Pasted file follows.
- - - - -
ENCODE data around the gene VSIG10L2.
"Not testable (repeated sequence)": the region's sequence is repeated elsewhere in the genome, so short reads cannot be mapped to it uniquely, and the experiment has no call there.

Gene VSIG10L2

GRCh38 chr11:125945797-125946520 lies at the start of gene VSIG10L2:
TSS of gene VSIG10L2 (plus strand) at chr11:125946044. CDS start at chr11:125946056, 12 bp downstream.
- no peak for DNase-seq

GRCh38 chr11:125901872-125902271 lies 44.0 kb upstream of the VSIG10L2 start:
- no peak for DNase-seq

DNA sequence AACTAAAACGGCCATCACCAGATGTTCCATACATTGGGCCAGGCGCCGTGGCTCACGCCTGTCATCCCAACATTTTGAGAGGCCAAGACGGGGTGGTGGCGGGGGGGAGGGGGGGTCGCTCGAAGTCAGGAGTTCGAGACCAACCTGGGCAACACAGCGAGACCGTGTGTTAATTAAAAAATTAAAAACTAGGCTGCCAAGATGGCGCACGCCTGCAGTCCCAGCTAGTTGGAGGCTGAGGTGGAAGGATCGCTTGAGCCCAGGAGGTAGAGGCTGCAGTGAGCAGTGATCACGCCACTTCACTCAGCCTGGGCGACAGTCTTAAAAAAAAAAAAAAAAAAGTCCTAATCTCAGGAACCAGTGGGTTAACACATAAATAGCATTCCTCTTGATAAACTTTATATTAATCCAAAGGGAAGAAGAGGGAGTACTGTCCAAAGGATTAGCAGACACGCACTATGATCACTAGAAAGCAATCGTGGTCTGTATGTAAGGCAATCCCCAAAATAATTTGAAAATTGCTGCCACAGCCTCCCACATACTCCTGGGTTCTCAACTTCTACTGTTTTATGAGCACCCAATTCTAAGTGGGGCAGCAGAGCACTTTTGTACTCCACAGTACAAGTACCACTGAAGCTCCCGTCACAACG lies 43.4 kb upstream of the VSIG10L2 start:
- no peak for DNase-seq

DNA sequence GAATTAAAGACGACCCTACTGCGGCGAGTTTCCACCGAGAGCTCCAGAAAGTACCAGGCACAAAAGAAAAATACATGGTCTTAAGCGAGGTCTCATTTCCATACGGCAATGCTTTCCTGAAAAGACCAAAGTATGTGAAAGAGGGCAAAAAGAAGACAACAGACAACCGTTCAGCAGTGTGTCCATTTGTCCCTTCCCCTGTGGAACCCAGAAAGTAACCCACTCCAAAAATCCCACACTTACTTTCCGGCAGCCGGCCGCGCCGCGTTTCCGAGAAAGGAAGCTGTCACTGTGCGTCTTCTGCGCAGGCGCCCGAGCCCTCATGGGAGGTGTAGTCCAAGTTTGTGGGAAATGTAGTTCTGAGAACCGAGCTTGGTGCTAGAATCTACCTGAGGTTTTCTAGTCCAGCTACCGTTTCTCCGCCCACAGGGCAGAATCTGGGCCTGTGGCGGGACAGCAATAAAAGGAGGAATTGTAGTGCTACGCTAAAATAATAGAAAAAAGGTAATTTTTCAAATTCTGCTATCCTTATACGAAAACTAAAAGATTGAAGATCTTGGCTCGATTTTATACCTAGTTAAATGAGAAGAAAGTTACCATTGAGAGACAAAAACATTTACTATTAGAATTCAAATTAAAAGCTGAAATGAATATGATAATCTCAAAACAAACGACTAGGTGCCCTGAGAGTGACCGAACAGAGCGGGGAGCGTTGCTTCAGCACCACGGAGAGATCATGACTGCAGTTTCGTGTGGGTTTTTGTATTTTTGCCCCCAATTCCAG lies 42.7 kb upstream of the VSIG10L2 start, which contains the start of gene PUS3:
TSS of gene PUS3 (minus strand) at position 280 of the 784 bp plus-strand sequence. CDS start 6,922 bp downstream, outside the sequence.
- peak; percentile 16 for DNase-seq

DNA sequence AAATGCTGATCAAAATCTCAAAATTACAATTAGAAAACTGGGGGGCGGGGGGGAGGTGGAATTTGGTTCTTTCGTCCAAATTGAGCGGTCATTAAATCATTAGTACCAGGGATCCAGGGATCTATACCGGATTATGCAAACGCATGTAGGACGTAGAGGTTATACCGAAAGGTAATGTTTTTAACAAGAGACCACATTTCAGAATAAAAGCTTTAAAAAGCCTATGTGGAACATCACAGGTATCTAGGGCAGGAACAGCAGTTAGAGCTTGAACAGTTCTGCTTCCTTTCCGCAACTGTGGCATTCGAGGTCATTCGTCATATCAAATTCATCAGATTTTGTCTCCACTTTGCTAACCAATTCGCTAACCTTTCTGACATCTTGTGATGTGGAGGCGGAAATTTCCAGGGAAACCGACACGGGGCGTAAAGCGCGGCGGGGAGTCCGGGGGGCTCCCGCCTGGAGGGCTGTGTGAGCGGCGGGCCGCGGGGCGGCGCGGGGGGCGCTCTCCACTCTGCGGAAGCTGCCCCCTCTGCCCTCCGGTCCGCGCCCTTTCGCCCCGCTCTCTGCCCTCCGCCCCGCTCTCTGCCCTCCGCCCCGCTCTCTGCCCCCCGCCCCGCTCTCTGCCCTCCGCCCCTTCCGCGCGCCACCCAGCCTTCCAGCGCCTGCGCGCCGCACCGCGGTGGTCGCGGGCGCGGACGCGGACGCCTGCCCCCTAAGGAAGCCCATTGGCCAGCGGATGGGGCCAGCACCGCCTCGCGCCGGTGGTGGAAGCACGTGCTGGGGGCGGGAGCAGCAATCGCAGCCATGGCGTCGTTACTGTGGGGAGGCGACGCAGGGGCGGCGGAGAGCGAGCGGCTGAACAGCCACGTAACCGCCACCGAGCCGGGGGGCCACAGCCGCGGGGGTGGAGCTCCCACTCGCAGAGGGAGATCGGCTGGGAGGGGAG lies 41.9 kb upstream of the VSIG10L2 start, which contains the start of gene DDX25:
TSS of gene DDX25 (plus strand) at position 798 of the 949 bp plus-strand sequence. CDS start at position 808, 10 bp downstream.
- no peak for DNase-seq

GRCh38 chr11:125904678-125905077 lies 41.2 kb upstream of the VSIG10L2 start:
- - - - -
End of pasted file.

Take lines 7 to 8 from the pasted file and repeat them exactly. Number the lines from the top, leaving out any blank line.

GRCh38 chr11:125901872-125902271 lies 44.0 kb upstream of the VSIG10L2 start:
- no peak for DNase-seq